“Because what we today call general intelligence originally developed to solve evolutionarily new adaptive tasks, smarter people are better able to understand evolutionarily new entities of the situation and their consequences,” Kanazawa told PsyPost.
“When such entities and situations are completely negative – like global pandemics; they have so many negative consequences and almost no positive ones – then smarter people are more likely to become less happy because they are better able to anticipate the negative consequences of such evolutionary new situations.
“Our analysis of two independent, prospectively longitudinal, large population samples from the United Kingdom confirmed our prediction.
Overall, and prior to COVID-19, smarter people have always been happier than less smart people throughout their lives, though not because they were smarter, but because they made more money, were more likely to be happily married, and were more healthy.
However, during COVID-19, smarter people became, for the first time in their lives, less happy than less smart people. In fact, while smarter people have become less happy since the start of the COVID-19 pandemic, less smart people have become happier.”
The findings persisted even after the researchers controlled for gender, education, earnings, current marital status, and self-reported health. But the study, like any study, has some limitations. For example, it is not clear how well the results generalize to other populations.
“While our analyzes of two independent population samples showed identical results, they nonetheless belong to the same country (the United Kingdom),” Kanazawa said. “Our hypothesis needs to be tested in other countries and cultures.
However, elsewhere, in my 2020 paper in Evolutionary Behavioral Sciences, I argued that all evolutionary psychological hypotheses should be tested in developed countries, because they are associated with advanced human nature, and their inhabitants are able to more freely execute and follow the dictates of an advanced human nature with fewer social, legal and institutional constraints. Therefore, our hypothesis will need to be tested in countries other than the United Kingdom.”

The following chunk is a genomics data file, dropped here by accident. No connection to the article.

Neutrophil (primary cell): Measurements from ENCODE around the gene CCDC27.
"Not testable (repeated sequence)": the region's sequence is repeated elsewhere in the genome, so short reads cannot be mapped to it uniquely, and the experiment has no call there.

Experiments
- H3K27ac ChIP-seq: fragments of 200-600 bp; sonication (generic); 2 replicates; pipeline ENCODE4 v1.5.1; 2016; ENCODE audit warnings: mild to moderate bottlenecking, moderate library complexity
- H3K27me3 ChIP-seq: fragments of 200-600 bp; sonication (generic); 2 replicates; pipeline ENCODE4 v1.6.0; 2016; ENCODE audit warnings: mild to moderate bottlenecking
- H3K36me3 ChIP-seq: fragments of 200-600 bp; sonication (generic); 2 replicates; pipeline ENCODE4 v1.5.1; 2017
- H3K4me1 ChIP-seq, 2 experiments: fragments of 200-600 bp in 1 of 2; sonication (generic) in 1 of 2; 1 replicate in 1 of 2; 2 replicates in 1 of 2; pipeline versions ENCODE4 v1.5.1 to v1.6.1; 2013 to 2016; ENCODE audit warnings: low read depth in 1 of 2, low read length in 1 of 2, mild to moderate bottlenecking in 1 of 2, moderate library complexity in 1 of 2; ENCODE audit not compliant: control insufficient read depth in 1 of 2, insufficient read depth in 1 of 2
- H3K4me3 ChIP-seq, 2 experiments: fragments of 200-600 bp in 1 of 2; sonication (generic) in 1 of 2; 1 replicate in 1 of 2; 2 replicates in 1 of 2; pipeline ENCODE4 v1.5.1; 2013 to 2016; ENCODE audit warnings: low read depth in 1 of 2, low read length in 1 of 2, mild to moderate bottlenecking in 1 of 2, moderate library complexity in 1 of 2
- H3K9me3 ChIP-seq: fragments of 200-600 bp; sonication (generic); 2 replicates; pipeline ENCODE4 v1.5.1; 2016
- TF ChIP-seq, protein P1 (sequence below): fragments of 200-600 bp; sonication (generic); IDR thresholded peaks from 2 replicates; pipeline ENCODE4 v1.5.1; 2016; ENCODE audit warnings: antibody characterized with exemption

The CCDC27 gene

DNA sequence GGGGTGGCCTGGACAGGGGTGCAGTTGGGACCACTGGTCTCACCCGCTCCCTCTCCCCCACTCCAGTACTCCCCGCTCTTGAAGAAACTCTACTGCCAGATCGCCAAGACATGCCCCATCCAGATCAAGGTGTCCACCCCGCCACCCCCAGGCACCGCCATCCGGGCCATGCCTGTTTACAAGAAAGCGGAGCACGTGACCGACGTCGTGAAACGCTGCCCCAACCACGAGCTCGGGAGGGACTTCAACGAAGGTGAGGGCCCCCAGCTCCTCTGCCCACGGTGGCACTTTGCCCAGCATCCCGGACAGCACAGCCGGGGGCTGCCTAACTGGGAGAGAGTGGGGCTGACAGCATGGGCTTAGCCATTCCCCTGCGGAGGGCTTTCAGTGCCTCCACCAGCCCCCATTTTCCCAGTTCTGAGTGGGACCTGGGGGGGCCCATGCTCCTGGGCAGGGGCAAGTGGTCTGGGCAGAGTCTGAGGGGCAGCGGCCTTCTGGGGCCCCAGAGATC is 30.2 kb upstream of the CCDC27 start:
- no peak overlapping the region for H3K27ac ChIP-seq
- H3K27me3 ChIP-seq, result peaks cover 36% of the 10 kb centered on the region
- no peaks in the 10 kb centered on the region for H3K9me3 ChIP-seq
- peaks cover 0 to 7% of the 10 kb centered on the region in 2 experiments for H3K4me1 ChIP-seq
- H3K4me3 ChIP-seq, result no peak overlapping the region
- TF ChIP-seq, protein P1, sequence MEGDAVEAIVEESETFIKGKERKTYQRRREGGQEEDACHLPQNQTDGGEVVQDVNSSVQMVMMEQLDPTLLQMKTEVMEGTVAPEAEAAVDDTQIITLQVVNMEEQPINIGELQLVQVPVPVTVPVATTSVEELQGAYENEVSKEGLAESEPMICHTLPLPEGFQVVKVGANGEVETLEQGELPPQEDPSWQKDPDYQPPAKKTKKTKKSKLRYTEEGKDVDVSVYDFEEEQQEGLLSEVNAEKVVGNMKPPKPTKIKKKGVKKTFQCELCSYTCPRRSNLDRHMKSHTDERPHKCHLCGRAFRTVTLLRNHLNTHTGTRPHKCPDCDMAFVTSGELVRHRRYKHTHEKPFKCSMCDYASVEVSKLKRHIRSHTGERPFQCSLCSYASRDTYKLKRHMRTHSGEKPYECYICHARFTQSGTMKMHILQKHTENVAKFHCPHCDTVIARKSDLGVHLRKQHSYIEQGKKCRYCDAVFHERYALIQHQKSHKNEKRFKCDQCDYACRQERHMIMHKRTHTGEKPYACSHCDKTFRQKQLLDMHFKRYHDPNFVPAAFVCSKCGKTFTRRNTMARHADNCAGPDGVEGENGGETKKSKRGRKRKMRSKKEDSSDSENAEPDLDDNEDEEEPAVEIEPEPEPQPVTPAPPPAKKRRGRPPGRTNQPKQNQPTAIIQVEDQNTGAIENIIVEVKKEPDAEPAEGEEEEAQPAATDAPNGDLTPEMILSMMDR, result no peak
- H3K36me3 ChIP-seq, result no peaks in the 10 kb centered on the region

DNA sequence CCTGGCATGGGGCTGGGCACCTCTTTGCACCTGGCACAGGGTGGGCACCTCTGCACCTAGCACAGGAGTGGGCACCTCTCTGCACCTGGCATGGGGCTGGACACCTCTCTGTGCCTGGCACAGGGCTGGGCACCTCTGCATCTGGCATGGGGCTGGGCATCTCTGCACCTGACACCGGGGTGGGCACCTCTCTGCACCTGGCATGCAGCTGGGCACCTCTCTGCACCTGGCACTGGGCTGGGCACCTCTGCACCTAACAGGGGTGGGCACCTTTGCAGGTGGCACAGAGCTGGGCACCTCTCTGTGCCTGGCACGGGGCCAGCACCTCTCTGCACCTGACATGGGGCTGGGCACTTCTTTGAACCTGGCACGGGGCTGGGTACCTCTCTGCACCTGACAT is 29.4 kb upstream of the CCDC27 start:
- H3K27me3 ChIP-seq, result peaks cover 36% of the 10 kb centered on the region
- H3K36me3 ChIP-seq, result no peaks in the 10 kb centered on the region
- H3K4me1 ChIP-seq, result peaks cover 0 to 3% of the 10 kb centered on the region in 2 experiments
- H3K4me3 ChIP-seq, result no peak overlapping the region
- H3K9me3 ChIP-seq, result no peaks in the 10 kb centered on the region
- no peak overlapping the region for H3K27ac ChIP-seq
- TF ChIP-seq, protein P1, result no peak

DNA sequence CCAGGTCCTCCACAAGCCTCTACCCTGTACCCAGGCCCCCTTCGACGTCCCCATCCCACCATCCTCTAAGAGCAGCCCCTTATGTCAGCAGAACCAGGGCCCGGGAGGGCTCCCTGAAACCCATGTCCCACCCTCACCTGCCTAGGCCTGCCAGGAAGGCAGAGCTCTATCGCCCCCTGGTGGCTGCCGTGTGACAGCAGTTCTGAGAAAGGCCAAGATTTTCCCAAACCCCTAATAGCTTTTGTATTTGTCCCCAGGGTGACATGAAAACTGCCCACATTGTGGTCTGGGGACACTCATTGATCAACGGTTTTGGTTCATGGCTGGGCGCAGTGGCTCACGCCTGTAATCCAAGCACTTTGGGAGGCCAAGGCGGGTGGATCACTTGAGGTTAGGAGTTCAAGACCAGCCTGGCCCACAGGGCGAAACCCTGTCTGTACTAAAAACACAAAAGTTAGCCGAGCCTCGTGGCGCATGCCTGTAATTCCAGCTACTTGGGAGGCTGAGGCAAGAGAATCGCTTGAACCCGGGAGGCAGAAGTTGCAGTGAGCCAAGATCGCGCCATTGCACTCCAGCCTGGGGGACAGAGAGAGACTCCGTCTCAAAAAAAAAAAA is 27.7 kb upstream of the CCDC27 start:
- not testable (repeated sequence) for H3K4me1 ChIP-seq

A series of studies has provided empirical support for the savanna happiness theory. But the researchers noted that there are still many avenues for future research.
“Our hypothesis also predicts that smarter people are better able to anticipate and understand the consequences of evolutionarily novel positive situations that make us happy,” Kanazawa explained. “When faced with such evolutionarily new positive situations, more intelligent people should become happier than less intelligent people. This second consequence of the same hypothesis also needs to be tested.”
“Furthermore, our hypothesis predicts that the happiness of smarter people is more likely to suffer from evolutionarily novel negative situations, especially in the beginning, when most negative consequences are expected rather than actually experienced.
In fact, smarter people should be better able to cope with the negative consequences of such evolutionarily new situations than less smart people. Thus, the lack of happiness of smarter people should decrease as the evolutionarily new situation continues. This conclusion will also need to be verified.
Kanazawa said the new results also highlight that higher intelligence does not always have a positive impact on a person’s life.
“Following the arguments and evidence I presented in my 2012 book, The Intelligence Paradox: Why Smart Choices Are Not Always Smart, I hope our latest paper, forthcoming in the Journal of Personality, will further demonstrate that general intelligence is not universally desirable quality and smarter people are not always better than less smart people,” he said.
“Often smarter people are worse off than less smart people. Intelligence is not a measure of human dignity, and we must stop considering it as such.